As there is almost never direct, ‘smoking gun’ type evidence of insider trading, securities regulators often rely on circumstantial evidence in enforcement proceedings, from which they invite the specialized securities tribunals to draw inferences.

What is the line not to cross for these inferences to become unreasonable and contrary to rules of procedural fairness?

Referring to the Alberta Court of Appeal judgment in Walton v Alberta (Securities Commission), 2014 ABCA 273 (CanLII), the Court of Quebec, sitting in judicial review of the Financial Markets Administrative Tribunal’s decision in Dionne-Bourassa v. Autorité des marchés financiers, 2018 QCCQ 5749 (CanLII) , reminds us where that line is drawn:

  • In administrative enforcement proceedings before a securities tribunal, a breach of securities legislation must be proven on a balance of probabilities, based on clear, convincing and cogent
  • Speculation – described as the drawing of an inference when there is an evidentiary gap, based on an “educated guess”, or in situations where there is no “air of reality” to the inference ‑ and conjecture are not the equivalent of proper inferences.
  • The tribunal cannot make unreasonable inferences from the regulator’s circumstantial evidence and then shift the burden of proof to the defendants. In this instance, the Court found that the Tribunal only analysed the circumstantial evidence favorable to the regulator, failing to consider, even summarily, the evidence put forth by the defendants. This was found to have tainted the integrity of the Tribunal’s decision.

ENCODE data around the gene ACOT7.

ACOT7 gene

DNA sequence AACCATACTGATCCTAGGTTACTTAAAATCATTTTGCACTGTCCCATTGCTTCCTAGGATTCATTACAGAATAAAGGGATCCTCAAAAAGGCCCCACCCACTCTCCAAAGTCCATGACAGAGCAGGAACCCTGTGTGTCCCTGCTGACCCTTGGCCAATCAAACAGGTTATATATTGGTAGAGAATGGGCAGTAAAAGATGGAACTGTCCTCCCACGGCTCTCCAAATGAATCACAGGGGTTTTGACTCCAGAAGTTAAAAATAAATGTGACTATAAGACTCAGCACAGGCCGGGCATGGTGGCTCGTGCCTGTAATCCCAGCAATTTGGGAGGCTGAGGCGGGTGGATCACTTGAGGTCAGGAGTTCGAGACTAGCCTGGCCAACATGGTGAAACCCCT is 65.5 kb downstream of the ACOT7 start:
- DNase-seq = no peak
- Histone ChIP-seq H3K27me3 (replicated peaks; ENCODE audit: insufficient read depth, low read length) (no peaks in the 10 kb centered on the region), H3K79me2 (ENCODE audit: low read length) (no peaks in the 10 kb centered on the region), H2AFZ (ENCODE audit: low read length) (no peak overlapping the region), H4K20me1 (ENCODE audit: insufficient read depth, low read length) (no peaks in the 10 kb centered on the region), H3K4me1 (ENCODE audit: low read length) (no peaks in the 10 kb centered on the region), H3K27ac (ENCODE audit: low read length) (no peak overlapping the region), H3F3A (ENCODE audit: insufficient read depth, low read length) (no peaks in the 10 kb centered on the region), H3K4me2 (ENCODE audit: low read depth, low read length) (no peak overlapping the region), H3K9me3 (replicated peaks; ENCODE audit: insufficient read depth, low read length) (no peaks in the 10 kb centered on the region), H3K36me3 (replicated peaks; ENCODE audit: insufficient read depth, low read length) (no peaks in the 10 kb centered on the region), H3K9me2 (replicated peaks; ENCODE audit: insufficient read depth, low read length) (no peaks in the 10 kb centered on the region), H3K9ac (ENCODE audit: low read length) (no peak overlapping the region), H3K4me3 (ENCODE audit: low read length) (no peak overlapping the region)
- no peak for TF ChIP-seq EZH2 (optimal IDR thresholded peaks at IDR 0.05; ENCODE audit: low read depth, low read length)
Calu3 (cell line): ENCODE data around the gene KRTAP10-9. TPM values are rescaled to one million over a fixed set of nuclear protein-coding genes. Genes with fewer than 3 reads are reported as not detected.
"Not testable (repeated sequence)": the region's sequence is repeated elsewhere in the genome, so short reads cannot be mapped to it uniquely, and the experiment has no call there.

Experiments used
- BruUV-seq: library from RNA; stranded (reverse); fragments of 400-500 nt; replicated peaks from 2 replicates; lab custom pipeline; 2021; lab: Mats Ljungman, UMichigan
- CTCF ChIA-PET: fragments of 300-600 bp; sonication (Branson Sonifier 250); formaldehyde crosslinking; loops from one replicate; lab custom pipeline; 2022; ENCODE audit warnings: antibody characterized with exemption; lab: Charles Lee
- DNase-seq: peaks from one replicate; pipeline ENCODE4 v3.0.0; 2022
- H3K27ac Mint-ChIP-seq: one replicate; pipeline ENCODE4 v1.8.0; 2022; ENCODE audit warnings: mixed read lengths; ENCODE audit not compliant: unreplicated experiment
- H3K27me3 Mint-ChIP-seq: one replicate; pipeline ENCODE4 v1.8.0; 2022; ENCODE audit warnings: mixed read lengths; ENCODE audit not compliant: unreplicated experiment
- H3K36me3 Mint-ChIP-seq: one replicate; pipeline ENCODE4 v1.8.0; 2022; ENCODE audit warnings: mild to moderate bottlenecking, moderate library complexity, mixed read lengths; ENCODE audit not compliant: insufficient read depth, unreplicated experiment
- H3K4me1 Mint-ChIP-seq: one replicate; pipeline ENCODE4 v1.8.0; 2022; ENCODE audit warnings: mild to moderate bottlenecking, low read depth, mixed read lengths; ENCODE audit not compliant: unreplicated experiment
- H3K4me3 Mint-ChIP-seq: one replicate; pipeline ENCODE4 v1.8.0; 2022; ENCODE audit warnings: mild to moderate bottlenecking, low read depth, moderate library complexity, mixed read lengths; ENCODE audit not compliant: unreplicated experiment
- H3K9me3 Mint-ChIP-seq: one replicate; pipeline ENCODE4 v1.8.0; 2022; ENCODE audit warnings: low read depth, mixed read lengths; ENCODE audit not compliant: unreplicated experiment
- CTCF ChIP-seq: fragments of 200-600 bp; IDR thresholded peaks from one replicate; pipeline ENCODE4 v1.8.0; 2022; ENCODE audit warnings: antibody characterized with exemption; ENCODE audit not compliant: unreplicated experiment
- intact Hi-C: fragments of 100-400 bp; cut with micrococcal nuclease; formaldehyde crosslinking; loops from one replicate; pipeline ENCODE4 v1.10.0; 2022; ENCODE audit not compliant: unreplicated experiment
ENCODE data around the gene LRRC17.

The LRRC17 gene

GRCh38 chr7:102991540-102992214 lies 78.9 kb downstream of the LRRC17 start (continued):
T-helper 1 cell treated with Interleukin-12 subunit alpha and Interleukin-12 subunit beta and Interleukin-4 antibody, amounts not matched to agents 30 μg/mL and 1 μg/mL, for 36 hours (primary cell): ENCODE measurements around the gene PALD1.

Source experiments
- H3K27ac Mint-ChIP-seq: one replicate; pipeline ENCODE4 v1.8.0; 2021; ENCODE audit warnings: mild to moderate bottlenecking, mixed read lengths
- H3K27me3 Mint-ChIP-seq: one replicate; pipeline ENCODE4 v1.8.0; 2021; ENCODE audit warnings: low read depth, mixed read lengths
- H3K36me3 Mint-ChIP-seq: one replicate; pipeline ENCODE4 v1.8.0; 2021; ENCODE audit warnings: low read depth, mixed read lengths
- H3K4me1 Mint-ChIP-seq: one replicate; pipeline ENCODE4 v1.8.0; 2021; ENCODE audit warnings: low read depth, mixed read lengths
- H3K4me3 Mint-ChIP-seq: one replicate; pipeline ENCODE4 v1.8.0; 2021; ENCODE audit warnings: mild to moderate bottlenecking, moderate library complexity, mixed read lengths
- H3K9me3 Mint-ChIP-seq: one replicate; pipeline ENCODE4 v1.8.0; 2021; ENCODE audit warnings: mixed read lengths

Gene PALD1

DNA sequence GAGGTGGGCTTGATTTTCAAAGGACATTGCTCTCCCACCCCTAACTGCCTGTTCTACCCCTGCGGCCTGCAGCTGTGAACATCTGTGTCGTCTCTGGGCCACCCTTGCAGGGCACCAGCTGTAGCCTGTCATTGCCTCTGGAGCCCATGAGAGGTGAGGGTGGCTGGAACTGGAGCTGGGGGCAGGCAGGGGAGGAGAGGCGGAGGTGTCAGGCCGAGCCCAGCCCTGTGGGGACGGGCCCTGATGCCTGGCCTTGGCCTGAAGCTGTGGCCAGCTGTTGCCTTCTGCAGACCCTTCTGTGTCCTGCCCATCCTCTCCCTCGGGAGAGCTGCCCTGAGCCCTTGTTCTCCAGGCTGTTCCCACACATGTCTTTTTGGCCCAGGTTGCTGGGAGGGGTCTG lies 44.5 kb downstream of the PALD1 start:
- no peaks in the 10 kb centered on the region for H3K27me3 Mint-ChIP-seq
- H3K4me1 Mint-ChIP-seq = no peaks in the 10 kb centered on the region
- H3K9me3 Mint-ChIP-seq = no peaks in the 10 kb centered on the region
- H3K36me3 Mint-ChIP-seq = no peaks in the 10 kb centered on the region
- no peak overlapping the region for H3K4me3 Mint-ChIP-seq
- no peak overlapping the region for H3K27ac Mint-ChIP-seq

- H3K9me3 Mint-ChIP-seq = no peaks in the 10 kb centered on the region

The Court also holds that in its written pleadings, the securities regulator must make clear, precise and specific allegations as to when and how the Securities Act would have been breached in order for the defendants to know what they are facing and to have a real opportunity to respond and defend themselves. This is a basic tenant of procedural fairness.

In closing, the Court writes that while the confidence of investors in the financial markets does rest on compliance with the rules set out in the Securities Act and their enforcement, it also rests on there being a fair process before someone is found to have breached the rules.

Leave to appeal by the Autorité des marchés financiers of the Court of Quebec decision was recently denied (2018 QCCA 1468).

The drawing of inferences from circumstantial evidence in insider trading cases has also been discussed in matters before the Ontario Securities Commission. To read recent cases, see

If you are interested in reading more on decisions in securities matter addressing the issue of what constitutes sufficient or insufficient evidence, we also invite you to read

The author would like to thank Dan Ton-That, student, for his contribution to this article.